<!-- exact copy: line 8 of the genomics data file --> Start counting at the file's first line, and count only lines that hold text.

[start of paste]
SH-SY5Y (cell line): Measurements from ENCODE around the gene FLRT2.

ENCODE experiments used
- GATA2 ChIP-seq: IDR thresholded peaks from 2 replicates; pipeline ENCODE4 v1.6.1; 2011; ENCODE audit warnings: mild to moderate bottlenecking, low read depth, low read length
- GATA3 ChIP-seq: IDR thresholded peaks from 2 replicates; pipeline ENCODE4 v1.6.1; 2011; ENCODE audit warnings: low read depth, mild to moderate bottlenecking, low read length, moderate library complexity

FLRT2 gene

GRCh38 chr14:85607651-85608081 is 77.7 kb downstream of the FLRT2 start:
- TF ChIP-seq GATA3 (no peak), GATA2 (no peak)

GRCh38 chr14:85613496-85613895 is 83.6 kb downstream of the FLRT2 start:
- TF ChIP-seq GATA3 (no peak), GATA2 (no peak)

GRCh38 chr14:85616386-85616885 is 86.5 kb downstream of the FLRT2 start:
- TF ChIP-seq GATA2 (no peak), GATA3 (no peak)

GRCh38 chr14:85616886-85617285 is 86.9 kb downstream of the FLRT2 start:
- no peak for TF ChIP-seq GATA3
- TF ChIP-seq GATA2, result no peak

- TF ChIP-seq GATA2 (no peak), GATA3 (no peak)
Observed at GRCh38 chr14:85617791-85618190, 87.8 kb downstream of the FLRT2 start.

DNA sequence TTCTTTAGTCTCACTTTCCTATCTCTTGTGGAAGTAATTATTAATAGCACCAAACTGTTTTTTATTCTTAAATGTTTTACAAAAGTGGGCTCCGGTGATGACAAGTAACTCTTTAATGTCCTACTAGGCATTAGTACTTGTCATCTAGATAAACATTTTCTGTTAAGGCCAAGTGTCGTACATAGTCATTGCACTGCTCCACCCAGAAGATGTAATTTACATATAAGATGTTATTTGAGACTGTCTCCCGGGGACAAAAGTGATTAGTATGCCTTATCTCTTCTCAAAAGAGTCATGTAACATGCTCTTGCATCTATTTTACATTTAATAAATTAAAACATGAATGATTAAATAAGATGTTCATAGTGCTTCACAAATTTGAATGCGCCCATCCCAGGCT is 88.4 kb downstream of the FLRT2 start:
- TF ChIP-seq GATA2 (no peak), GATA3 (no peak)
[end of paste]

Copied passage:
GRCh38 chr14:85613496-85613895 is 83.6 kb downstream of the FLRT2 start: